In medieval times chervil was considered to be one of the important Lenten herbs. The leaves were eaten along with several other herbs to clear the body of winter ills and ailments.


Chervil, anthriscus cerefolium, is a small annual herb with a soft mild flavour. The branched flowering stem grows up to I 8 in (46 cm) high with soft green fern- like leaves, which tend to turn pink at the edges if the plant is in full sun. Most of the leaves grow very close to the ground. The little white flowers are insignificant and grow in flat umbels at the top of the stem, blooming from May to July.
Chervil has such a delicate taste that it is much used in the kitchen to add flavour to salads, omelettes and many other dishes. Hot chervil soup is a warming drink in the winter or when chilled makes a refreshing summer first course to a meal.
Chervil is an easy herb to grow, though it is best to treat the plant as a biennial and sow freshly ripened seed in the autumn. Autumn-sown seed provides leaves for use very early in the year. Sow the seed in a sheltered spot in semi-shade where the plants are to flower. It will grow in ordinary garden soil in a damp position. Seed can also be sown in the spring to produce leaves in the same year. The flowers, which quickly appear, can be cut off to allow all the goodness to be concentrated in the leaves, but if some are left to go to seed chervil will freely self-sow.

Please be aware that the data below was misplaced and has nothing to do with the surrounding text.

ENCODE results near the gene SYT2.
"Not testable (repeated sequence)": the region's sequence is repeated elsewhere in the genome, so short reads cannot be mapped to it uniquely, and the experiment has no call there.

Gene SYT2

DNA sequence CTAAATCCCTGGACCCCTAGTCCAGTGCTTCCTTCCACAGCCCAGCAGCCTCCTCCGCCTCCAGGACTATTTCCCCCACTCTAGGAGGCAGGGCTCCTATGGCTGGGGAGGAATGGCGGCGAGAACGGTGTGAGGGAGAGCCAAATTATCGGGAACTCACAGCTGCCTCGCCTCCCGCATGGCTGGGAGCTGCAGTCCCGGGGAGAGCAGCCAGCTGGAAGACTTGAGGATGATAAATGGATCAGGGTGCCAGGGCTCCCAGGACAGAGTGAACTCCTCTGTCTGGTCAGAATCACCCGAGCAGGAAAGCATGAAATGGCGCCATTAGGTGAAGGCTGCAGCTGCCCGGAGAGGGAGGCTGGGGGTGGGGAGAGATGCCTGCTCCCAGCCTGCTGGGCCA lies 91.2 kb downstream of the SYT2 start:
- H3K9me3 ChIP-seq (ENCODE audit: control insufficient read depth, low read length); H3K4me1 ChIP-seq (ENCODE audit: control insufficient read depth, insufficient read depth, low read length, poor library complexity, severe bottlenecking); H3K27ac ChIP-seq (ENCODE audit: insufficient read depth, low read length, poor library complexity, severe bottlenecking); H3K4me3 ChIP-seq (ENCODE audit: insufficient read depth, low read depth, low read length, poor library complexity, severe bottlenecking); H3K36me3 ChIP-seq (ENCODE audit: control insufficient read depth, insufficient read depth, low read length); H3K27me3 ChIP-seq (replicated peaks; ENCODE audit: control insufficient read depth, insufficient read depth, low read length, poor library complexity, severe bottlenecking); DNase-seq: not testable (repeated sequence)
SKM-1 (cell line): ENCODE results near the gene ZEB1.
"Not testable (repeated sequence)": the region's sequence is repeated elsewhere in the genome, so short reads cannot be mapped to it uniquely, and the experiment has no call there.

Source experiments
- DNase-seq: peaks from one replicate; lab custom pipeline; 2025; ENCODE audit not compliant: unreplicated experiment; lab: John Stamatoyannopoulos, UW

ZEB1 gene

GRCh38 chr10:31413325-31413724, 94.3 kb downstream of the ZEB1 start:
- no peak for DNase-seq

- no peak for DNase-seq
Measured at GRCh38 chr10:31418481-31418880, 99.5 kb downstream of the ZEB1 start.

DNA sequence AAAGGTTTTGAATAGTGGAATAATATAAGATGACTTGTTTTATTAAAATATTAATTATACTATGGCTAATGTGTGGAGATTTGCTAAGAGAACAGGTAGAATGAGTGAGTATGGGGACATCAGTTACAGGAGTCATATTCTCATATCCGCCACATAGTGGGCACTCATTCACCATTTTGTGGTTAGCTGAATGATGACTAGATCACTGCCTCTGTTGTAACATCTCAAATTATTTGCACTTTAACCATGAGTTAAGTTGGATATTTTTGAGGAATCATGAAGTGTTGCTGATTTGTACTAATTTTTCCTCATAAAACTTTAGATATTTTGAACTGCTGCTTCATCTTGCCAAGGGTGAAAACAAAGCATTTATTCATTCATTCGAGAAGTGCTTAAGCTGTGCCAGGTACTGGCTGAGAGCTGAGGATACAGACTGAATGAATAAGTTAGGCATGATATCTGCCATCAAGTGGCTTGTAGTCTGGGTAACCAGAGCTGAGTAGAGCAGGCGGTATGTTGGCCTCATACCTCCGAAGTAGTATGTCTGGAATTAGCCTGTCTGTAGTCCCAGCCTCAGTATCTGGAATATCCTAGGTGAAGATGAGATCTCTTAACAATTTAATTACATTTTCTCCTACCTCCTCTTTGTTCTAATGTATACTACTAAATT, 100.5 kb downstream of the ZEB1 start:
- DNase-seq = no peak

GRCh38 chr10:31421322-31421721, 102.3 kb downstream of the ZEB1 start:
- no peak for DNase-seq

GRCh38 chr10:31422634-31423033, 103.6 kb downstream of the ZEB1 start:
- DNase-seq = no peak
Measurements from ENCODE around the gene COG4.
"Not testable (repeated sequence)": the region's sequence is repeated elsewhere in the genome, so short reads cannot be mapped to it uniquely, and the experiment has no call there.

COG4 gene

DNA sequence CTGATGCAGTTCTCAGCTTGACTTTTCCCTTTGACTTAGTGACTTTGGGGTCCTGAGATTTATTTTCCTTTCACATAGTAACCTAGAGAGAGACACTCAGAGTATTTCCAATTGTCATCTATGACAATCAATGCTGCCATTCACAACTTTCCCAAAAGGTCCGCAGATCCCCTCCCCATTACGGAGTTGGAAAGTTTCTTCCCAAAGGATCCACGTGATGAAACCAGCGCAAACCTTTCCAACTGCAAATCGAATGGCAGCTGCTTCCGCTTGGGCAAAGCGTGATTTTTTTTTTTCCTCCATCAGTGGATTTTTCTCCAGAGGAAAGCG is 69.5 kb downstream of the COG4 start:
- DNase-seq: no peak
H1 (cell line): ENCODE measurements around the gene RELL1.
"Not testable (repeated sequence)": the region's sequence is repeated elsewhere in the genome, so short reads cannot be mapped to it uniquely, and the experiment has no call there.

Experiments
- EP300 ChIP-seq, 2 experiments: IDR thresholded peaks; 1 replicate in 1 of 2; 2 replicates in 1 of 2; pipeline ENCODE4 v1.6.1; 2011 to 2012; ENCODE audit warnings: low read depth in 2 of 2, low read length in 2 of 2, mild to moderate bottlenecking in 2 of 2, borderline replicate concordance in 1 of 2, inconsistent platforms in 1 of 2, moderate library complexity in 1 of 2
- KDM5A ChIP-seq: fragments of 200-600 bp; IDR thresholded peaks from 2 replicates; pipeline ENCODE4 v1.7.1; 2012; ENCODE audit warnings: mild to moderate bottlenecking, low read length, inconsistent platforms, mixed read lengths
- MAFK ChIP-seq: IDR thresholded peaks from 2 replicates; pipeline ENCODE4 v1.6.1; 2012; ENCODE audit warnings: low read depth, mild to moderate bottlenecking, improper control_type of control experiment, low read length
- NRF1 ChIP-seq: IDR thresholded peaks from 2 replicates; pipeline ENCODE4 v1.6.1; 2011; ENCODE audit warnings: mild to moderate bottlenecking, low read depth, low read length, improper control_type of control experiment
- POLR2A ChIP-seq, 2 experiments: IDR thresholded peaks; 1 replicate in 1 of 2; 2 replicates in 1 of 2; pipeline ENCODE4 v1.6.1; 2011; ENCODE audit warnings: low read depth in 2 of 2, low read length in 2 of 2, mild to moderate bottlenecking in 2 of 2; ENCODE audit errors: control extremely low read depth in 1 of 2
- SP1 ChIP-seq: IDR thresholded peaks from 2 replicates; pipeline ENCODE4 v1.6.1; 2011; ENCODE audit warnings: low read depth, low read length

Cut chervil for drying before the flowers bloom: dry and store it in the usual way. Dried chervil is useful for the winter months but in the summer it is always best to use fresh chervil.


Chervil is a purifying herb. It stimulates the digestive system and is a helpful remedy for mild liver and kidney disorders.

Fresh crushed chervil leaves used in the form of a poultice will relieve painful haemorrhoids, bruises and rheumatic joints.
* To make a chervil poultice: Mash the leaves to a pulp with a little moistened bread or put the leaves in the electric blender, Spread the pulp on to a very hot wet cloth and apply directly to the skin. Wrap another cloth around the first to retain moisture and heat.


Chervil lotion keeps the skin soft and supple and helps to ward off early wrinkles. A compress can be used to soothe tired eyes and puffy eyelids.
* To make a decoction for the lotion and compress:
Use 2 handfuls of the herb to 3 cups of distilled water. Bring the mixture to the boil slowly then remove from the heat and leave to infuse for 30 minutes. Afterwards strain into screwtop bottles. The lotion will keep for a few days stored in a cool place or in the refrigerator.